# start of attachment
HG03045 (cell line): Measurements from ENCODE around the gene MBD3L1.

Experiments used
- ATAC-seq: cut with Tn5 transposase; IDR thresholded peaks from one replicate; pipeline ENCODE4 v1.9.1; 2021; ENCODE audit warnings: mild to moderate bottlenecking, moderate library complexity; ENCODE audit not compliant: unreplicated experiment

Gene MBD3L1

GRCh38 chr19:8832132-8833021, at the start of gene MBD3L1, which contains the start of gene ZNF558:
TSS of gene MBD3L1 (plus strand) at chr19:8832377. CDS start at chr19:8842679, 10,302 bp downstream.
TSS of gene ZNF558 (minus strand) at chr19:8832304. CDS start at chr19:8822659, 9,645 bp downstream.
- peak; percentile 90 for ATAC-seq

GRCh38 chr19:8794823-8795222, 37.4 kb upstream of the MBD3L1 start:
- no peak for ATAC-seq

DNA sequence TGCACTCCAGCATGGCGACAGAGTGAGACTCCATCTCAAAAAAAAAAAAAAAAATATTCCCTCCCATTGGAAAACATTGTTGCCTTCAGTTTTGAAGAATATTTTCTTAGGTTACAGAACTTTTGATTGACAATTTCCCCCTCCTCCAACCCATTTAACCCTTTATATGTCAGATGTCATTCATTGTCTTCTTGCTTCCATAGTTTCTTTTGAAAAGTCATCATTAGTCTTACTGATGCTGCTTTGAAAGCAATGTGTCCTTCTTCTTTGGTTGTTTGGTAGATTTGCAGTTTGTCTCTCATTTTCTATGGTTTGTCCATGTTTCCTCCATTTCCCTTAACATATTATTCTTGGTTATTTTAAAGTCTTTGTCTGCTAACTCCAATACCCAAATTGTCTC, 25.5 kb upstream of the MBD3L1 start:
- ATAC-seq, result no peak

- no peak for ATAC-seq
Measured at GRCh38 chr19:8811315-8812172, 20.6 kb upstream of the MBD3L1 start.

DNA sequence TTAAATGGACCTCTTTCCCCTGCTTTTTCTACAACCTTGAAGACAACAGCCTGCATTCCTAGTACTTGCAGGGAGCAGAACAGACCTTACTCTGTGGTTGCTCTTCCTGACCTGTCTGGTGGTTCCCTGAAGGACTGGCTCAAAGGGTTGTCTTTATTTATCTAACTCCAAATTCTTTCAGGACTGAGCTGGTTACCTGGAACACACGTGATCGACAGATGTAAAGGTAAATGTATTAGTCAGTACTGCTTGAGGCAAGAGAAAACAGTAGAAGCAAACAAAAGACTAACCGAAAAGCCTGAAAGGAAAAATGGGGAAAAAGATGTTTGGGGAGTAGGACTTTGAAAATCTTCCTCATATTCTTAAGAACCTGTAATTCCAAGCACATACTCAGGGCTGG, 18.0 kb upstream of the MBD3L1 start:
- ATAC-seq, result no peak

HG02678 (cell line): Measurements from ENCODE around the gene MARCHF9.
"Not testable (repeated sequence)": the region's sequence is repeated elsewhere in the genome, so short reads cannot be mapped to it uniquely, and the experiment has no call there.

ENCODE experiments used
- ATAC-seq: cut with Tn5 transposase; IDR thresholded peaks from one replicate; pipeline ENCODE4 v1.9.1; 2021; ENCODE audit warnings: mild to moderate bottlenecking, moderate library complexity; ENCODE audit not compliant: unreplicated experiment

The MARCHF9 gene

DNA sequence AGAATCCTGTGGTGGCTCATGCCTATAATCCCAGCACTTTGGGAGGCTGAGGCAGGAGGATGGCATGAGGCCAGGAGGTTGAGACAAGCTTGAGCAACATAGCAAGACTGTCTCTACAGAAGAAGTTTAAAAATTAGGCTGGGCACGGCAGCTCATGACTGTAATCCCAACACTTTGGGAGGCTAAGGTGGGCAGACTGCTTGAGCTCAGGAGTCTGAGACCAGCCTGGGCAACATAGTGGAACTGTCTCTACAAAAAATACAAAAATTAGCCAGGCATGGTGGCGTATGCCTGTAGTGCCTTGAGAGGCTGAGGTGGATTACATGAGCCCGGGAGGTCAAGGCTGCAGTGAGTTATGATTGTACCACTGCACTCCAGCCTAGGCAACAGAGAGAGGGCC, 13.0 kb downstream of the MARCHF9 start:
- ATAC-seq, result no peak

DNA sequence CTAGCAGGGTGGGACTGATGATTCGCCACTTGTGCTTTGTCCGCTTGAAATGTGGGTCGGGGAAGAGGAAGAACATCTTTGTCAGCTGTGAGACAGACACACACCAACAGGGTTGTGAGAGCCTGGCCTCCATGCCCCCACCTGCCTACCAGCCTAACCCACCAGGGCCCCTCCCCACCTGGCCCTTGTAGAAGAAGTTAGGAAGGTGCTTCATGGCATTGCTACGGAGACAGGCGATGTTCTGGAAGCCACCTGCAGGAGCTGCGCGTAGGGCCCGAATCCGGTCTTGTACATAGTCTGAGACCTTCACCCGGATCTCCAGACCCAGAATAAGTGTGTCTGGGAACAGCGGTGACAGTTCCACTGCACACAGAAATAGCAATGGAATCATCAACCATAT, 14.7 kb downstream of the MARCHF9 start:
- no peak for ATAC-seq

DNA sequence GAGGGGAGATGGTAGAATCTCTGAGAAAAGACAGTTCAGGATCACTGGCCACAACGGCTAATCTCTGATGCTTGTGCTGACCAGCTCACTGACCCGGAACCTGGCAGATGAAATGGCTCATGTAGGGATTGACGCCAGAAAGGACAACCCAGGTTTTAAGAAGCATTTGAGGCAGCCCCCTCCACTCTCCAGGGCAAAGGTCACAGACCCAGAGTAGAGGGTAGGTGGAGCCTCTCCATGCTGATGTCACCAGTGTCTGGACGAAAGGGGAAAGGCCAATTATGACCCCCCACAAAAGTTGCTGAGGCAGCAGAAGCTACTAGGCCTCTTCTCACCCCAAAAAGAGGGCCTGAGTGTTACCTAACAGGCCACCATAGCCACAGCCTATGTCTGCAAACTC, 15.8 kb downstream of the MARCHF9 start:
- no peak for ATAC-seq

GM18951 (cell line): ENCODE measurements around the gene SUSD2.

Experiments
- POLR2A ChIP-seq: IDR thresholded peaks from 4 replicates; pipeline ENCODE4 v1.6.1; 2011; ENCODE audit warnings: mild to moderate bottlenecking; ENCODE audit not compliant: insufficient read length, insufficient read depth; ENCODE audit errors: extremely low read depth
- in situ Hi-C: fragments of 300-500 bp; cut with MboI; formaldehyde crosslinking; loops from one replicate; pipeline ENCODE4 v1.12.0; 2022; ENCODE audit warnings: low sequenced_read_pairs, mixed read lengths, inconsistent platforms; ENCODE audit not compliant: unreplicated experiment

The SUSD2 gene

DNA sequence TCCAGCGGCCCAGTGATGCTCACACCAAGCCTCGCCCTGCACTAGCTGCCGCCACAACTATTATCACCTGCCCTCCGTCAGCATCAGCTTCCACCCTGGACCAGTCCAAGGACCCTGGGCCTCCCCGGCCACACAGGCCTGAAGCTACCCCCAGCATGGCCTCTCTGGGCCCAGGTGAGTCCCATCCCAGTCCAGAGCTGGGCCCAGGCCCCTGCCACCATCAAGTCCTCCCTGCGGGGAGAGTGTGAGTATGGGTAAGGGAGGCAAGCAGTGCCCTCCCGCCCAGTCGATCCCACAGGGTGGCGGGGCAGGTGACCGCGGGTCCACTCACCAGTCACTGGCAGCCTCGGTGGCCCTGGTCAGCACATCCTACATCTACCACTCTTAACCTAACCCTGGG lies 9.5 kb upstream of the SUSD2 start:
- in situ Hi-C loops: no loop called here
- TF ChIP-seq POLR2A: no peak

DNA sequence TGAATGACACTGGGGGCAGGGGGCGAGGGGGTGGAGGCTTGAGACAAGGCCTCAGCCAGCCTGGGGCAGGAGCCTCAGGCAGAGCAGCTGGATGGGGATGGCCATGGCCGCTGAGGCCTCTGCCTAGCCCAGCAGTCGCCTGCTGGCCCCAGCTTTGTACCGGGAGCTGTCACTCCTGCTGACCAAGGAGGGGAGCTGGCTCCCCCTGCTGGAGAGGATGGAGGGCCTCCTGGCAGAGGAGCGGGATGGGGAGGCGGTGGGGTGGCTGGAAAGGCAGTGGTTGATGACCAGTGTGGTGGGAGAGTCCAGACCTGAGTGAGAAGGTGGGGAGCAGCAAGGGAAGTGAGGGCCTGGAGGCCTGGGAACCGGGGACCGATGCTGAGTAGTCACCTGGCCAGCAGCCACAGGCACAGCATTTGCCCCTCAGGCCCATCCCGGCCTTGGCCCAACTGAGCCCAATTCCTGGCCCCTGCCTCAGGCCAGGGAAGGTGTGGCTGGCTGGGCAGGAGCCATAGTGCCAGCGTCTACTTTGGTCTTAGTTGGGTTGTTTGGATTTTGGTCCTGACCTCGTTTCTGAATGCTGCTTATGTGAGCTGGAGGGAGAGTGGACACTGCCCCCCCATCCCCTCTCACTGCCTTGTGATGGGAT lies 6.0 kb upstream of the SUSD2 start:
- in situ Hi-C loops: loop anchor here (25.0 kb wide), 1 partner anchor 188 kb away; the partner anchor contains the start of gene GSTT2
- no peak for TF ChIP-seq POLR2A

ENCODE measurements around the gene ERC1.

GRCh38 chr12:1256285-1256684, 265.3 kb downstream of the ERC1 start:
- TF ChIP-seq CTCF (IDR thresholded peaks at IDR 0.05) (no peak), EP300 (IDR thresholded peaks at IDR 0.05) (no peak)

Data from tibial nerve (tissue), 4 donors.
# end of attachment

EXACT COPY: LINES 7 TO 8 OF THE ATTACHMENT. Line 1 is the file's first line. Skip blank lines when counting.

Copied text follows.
TSS of gene ZNF558 (minus strand) at chr19:8832304. CDS start at chr19:8822659, 9,645 bp downstream.
- peak; percentile 90 for ATAC-seq